Finally, the eighth and last ingredient: "and to brotherly kindness, [add] love". Love is always the goal, isn't it? In actual fact, all those previous ingredients allow you to love. Remember the illustration I gave of the hot oven? The hot oven is the last stage in baking the bread. But usually the oven has to be heated up first - it doesn't arrive at the correct temperature in one second. Love isn't something you learn in one day. Like good manners and self-discipline, it has to be cultivated through regular practice. If you have no-one to love, how can you learn to love? Again we see the vital necessity of the church or fellowship of believers.

    The qualities of love are defined by all the previous ingredients. Love is faith, goodness, knowledge, self-control, perseverance, godliness and brotherly kindness. The test of the eighth ingredient is all the rest. When you have them in your life, you are loving.

    Let's now recall how Peter concluded his list of ingredients. This is what he said: "For if you possess these qualities in increasing measure, they will keep you from being ineffective and unproductive in your knowledge of our Lord Jesus Christ. But if anyone does not have them, he is shortsighted and blind, and has forgotten that he has been cleansed from his past sins".

    Notice how he says these things must be increasing all the time. You can't be perfect overnight but you can be constantly improving. As you increase in these virtues, you will become more effective as a Christian and more productive in your knowledge of Christ. In other words, you will be able to put all your knowledge to practical use - use that glorifies God and brings souls into His Kingdom.

    Then, his sober warning: "But if anyone does not have [these qualities], he is shortsighted and blind, and has forgotten that he has been cleansed from his past sins".

    We cannot afford to ignore this last statement of the apostle. If we are lacking in any of these qualities, we are both shortsighted and blind. We can't see. We may thing we can discern God's mind and will for us, but if we are temperamental, impatient, lacking in kindness and consideration for others, failing to gather to pray, worship, sing and study with other Christians. If we are a bit short on love, then what are we? Shortsighted and blind.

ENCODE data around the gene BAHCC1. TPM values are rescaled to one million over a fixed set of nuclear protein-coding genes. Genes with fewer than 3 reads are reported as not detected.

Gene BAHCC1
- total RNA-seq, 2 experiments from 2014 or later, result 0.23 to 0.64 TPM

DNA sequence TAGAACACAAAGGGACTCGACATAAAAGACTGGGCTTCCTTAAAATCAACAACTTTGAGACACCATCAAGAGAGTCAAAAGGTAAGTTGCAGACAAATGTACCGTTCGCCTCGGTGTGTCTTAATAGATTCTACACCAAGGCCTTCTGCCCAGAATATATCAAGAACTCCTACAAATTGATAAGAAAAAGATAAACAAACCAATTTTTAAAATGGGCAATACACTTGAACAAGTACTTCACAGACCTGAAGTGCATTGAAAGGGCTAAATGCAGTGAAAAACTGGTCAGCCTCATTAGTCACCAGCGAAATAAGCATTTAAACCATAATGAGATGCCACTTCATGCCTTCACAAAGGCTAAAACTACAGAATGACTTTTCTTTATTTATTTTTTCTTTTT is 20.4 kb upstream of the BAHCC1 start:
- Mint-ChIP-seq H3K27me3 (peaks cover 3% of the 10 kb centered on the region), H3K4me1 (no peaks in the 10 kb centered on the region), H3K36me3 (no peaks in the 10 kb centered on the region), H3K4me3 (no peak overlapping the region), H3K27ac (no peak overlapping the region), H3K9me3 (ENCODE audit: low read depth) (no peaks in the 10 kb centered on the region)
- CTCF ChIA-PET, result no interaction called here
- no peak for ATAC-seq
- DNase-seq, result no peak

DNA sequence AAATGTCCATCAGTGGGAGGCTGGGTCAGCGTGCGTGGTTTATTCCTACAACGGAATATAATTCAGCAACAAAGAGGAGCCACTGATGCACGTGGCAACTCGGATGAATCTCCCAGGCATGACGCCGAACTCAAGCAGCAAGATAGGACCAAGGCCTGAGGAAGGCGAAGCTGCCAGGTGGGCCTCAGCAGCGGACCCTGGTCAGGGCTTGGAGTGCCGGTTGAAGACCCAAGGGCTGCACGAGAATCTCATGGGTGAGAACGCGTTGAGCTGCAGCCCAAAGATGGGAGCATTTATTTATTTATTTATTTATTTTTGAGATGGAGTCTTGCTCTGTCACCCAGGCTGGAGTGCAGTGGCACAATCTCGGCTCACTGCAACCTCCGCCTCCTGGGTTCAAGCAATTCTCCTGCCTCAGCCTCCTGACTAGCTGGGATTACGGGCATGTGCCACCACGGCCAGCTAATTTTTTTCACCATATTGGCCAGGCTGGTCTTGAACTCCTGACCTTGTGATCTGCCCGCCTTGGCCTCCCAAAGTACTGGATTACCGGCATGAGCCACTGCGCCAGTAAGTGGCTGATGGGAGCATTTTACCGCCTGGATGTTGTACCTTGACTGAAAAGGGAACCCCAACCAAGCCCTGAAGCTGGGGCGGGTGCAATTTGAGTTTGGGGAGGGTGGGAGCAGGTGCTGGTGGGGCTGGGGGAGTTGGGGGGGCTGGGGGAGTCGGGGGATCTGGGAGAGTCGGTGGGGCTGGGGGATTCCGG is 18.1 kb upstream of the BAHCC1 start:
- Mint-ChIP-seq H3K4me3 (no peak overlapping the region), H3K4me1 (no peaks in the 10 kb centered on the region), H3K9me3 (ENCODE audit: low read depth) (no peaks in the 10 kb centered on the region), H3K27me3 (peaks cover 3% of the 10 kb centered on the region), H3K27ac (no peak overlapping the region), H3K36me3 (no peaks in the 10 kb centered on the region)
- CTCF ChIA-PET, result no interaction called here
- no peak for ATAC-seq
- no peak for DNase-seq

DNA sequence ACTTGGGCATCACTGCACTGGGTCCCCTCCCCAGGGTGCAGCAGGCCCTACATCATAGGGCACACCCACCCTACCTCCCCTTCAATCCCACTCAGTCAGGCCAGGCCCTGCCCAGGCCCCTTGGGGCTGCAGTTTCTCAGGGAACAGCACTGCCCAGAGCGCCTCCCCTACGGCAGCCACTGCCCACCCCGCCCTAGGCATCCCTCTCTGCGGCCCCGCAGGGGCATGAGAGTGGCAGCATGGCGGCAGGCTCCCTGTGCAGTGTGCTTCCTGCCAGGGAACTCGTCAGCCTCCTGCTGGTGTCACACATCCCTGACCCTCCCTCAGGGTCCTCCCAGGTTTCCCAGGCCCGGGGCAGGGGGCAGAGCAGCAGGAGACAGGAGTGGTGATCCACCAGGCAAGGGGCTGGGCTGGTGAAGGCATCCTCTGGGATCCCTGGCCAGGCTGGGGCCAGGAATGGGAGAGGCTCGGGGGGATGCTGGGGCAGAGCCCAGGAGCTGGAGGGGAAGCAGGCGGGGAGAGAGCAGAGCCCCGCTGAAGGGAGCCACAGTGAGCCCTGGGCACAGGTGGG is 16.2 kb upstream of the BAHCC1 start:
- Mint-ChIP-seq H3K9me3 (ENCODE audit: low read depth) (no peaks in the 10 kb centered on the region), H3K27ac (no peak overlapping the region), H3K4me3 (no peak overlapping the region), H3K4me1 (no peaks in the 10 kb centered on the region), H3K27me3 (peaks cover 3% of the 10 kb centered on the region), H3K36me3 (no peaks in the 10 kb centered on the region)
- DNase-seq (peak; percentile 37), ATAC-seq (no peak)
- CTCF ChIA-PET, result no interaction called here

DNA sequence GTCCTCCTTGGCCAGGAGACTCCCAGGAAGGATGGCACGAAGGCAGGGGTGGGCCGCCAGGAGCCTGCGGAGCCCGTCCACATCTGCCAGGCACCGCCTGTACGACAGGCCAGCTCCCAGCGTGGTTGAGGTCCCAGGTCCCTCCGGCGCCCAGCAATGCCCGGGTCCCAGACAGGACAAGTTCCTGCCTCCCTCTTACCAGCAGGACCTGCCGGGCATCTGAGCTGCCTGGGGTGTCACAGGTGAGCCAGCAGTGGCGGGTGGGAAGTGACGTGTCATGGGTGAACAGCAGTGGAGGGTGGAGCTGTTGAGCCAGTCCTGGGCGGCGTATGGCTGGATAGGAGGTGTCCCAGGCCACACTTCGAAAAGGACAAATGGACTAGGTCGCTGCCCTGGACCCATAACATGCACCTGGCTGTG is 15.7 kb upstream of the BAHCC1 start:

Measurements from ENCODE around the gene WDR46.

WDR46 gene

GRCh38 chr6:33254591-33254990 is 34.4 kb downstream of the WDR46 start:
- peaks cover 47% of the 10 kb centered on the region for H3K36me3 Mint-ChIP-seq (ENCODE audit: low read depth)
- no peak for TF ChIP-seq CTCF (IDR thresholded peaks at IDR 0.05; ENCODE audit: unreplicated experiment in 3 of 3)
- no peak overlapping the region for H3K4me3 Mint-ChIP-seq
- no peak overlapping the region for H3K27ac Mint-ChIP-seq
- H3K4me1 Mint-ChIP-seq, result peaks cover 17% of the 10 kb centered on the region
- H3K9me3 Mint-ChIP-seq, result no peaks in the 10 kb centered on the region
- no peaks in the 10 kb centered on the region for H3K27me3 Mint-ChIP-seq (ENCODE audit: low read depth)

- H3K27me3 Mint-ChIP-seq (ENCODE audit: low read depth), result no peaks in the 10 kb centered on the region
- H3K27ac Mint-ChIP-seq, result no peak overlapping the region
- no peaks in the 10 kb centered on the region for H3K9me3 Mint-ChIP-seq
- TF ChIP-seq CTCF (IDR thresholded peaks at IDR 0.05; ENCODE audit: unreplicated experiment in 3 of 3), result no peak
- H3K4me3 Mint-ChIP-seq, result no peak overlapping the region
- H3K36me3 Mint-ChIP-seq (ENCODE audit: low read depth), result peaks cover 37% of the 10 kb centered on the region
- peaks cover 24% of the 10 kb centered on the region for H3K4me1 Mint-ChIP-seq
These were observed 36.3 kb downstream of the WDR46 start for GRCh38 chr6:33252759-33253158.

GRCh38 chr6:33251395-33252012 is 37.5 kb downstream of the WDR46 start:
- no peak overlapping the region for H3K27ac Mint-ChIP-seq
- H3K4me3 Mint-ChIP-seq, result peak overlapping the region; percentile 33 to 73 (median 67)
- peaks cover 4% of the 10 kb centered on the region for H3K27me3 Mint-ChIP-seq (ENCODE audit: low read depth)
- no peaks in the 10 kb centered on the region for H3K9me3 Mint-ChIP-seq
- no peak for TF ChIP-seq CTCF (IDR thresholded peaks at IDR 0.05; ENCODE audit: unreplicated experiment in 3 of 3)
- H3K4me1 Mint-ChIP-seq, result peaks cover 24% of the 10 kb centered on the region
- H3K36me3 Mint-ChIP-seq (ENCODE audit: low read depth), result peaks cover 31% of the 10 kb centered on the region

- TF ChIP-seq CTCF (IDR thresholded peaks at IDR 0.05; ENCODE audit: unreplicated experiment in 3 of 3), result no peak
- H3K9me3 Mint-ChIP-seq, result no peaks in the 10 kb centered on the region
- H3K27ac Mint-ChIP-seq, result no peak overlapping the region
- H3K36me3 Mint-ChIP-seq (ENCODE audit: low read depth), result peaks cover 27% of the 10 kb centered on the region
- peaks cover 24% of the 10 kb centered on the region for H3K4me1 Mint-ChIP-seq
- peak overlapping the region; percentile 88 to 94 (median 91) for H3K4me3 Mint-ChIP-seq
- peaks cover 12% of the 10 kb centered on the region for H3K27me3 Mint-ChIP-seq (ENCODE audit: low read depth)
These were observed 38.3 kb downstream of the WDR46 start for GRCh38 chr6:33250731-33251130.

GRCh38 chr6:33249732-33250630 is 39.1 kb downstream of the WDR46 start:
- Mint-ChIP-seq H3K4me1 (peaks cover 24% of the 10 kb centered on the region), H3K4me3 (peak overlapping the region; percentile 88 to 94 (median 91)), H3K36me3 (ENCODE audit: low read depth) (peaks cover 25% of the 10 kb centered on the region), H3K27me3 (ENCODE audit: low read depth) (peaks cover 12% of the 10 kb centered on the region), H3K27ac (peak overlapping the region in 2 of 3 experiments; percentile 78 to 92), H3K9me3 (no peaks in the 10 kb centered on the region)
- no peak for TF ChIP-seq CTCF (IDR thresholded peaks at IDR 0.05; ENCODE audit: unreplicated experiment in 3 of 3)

Do you remember the quotation I gave you the other week from the Swedish writer from Värmland, Selma Lagerlöf? She wisely said: "The restless always take the wrong path". King David understood this when he said: "Be still before the LORD and wait patiently for him; do not fret when men succeed in their ways, when they carry out their wicked schemes" (Ps. 37:7, NIV). ""Be still, and know that I am God" (Ps.46:10, NIV). Inner peace and stillness is one of the characteristics of a person walking with God. It doesn't matter what is happening on the outside if we are at peace with Yahweh. When His power lives in us, and we are walking in obedience to His ways, then our problems become His problems. We can leave things beyond our power to solve to Him. That's one of the great blessings to having Yah'shua (Jesus) as boss.

    Peter's last remark is eye-opening. He says of the one who is not demonstrating the qualities of godliness in his life: "[he] has forgotten that he has been cleansed from his past sins". This, then, is the master key, for the power which gives us everything we need to live victoriously as His children, lies in the forgiveness of sins through the shed blood of our Messiah. Our inner garden is full of snakes - the passions and desires that lead us away from all that is ungodly, and which cause us to keep doing wrong deeds. Every time we sin, another weed is planted in the garden of our soul. And the more we sin, the more weeds there are. And if as they multiply, so the goodness in our lives is choked out. The good crop is destroyed. Therefore that sin must be removed. It's not enough to stop planting weeds - the problem is the ones that are already there!

    The solution is simply, but it requires humility, surrender of self-will, and repentance. It means apologising to those we wrong, apologising to God for offending His holiness, and promising not to repeat them. Once we have done these things, we can call upon the cleansing blood of Christ to wash those sins away - to pull up those noxious weeds - and make more space for good seeds to be planted.

    My prayer is that you will obtain everything you need for life, and more importantly, the next life, by following Peter's recipe. It's easy to find - the opening chapter of his second letter - and it's easy to do. It starts with faith and ends in love. Just be sure you don't forget all the things in-between! Amen.

    This page was created on 21 February 2001
    Last updated on 21 February 2001